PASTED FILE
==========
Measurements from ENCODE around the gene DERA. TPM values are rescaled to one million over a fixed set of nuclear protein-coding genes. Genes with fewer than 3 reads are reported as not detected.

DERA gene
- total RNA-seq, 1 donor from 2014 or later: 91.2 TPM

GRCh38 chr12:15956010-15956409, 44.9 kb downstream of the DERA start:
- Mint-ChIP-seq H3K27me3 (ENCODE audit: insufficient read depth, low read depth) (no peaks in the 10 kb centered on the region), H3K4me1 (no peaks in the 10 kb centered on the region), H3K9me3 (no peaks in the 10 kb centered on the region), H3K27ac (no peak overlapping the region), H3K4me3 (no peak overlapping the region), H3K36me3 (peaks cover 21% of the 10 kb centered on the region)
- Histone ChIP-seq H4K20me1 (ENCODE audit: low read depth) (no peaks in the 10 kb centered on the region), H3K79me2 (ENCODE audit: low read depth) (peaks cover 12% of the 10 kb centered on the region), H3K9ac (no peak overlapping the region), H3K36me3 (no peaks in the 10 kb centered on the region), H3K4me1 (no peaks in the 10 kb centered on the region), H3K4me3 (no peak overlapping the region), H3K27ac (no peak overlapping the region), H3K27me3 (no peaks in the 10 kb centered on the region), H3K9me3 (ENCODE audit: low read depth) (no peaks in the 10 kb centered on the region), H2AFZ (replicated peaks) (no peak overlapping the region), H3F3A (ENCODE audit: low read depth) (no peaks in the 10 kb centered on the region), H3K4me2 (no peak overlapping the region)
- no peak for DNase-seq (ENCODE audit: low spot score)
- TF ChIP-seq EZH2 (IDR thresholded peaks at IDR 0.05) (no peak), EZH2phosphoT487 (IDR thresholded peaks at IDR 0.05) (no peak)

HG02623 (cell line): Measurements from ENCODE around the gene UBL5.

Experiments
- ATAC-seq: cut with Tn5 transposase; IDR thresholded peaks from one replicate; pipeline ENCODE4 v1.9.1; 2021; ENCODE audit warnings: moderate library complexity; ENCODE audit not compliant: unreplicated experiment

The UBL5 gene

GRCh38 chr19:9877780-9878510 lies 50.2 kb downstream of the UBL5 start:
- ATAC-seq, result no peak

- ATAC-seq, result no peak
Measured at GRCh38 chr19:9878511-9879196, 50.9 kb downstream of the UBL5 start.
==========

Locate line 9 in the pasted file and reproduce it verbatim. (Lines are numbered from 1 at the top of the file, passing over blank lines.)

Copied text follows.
HG02623 (cell line): Measurements from ENCODE around the gene UBL5.